If we love Christ we will love what he loves and hate the sins for which he died and which cause such great damage to the body of Christ.
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Christian Love-Part 1
Loving God’s Holy Standards
Pastor Mike Fabarez
Well, I think you would agree that love is a sloppy word these days.
It’s just used in such sloppy ways, such a variety, diverse set of ways people use the word love. We say we love tacos, or at least I do, I say that. And then we turn around and we love our children and we say we love our favorite sports team and then we say we love Jesus Christ. We use this word in such a varied set of ways all the way from, you know, “I’m fond of that” to “I would do anything for them” or from “I think they’re cool” to “I would die for him.”
I mean to have a word with such a broad set of meanings, we’ve better be very clear when we run across this word in the Bible and Jesus says, for instance, that he loves us, when God claims in the text that he is a loving God, we better make sure that we understand what that means and certainly he spilled a lot of ink for us through the prophets and apostles explaining to us what that means. God of course is not sloppy in his use of the word. He goes to great lengths to define it for us. Then when he turns that around and says, hey you guys ought to love me with all your heart, soul, strength and mind.
And he calls us to love his Son Jesus Christ.
We’ve better be very clear about what that means. We can’t afford to be sloppy in that regard. Because I know this as I stand here before you this morning, Jesus loves his own perfectly.
Does he not? His love for his people is exactly what it ought to be. But I think you could nod at me that our love for him is far from perfect. Our love for him is not what it ought to be. And it’s been my prayerful intent as I constructed this series through Luke Chapter 17, for us to leave this chapter a couple of months from now with a better love for Christ than we have right now.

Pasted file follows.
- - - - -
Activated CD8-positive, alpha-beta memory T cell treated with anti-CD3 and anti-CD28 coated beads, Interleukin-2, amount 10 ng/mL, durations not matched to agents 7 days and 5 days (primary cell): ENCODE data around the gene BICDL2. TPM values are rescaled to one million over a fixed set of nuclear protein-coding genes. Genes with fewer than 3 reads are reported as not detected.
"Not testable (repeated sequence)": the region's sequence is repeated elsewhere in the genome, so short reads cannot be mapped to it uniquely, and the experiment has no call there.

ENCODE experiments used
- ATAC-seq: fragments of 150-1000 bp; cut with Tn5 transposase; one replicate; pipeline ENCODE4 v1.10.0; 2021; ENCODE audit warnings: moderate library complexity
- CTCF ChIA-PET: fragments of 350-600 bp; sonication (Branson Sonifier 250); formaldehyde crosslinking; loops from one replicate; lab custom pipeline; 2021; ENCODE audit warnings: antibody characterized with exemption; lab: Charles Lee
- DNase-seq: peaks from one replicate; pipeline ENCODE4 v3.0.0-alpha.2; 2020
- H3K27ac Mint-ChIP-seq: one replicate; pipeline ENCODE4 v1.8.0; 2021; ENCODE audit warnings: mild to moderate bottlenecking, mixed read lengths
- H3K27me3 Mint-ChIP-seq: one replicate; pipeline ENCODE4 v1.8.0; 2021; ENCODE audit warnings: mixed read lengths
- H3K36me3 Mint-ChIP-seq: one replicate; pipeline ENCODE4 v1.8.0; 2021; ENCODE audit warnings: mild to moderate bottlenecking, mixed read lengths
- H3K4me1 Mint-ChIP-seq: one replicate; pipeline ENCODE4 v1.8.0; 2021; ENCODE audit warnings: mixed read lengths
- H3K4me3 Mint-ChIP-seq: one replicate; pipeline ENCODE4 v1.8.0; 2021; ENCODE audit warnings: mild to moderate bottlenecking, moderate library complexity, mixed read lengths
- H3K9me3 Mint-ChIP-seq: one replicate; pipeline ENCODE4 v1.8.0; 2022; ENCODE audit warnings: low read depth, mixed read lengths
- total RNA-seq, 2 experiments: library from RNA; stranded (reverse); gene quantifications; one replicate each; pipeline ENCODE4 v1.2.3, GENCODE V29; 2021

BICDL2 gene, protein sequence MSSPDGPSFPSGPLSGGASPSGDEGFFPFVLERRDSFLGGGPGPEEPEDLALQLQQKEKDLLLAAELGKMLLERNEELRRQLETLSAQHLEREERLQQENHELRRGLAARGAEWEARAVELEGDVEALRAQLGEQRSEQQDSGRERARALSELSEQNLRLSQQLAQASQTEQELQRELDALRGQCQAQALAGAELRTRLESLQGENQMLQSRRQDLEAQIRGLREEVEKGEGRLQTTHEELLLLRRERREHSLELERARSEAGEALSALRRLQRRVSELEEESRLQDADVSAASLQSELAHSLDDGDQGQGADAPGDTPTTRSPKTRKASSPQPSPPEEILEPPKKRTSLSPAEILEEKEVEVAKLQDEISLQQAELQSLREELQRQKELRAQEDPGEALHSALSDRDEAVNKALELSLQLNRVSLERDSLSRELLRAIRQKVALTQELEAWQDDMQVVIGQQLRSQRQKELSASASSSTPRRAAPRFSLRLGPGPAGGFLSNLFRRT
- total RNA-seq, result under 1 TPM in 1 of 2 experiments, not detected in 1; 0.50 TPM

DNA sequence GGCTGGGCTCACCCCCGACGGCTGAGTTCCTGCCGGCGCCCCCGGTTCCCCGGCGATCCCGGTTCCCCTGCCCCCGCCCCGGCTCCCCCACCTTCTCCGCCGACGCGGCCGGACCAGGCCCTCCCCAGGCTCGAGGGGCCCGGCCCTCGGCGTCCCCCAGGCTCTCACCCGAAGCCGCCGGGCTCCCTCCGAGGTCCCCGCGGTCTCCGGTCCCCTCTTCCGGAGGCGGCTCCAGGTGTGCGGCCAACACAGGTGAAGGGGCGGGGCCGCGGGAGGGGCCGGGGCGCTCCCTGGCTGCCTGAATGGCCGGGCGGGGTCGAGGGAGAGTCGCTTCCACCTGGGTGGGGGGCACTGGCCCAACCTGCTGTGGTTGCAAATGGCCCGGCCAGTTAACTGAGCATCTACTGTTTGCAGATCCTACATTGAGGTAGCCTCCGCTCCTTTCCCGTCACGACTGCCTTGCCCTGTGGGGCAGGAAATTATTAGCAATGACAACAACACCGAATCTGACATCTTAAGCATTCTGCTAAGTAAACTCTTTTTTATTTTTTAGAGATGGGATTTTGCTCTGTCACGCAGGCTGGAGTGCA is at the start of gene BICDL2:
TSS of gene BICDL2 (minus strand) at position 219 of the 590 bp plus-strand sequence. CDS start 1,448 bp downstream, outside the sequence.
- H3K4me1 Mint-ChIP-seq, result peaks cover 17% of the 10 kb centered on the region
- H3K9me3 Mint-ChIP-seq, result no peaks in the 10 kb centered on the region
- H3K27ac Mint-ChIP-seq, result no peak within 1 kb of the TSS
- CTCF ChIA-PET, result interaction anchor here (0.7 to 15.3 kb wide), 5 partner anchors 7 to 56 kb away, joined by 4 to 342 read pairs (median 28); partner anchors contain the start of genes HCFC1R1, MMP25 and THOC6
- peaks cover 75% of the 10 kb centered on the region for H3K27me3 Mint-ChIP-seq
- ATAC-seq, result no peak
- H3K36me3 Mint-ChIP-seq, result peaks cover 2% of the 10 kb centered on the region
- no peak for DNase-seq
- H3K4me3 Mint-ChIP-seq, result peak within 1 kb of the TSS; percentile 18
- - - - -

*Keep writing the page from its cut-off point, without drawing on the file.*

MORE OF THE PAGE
My hope is that by the time we get the Chapter 18 of Luke that we would have a kind of love that is more of what God wants us to have for him and for his son.
And that would be a kind of love that is defined not by a series of verses that uses the word because you’re not going to find the word one time spelled out in this chapter. But I trust that as you study this with me, verse by verse, line by line you’ll say, OK, this is what love for Christ means. This is what love for Christ is. And I need to tune that, I need to fine-tune that so that I can love him the way I should. Because the worst thing that could happen is for you to live from now until the time you die thinking you love Jesus only to find out you were doing something else. It wasn’t love, not Biblical love.
You had no idea perhaps how far short your love for him fell because we didn’t take the time to really study and define it and shape that by biblical truth. So let’s begin our study. Eight installments in this particular chapter.
Let’s just start with two verses today.
Get the first two verses of Luke Chapter 17 and see if we can’t understand something about what it means to love Jesus Christ.
And now, I’m about to read this and as you follow along when I read this you’re going to see there is just one basic principle, one basic truth. There’s one basic thing being said there and you’re going to say, well, you’ve got three points in your outline so what’s that about. Well we’re going to make that one point after we cover two assumptions, two pre-suppositions that are found and hinted to by two words in the Greek text. The first one translating the singular word “disciples.”
The second one, in verse 1, that translates the phrase “temptations to sin.” It’s the Greek word “mathetes” and the Greek word “skandalon” in the original language of the New Testament.
And I’m going to look at those two words and I want to unpack those words because those words we’re going to have in the minds of those that heard this text who were there when Jesus was teaching. We would know what those things mean. And before we can get to the severity of what Jesus is about to say and process that we better understand what it means to be his disciple and what it means that there’s something out there in this world that seems inevitable called temptations to sin. Skandalon. So let’s read this. I’ll read it from the English Standard Version, verses 1 and 2, as we start our study of Luke 17. The text reads, “And he”, that’s Jesus, “said to His disciples, ‘temptations to sin are sure to come but woe to the one through whom they come. It would be better for him if a millstone were hung around his neck and he were cast into the sea than that he should cause one of these little ones to sin.'” And he said to his disciples, temptations to sin are sure to come but woe to the one through whom they come. It would be better for him if a millstone were hung around his neck and he were cast into the sea than if he should cause one of these little ones to sin.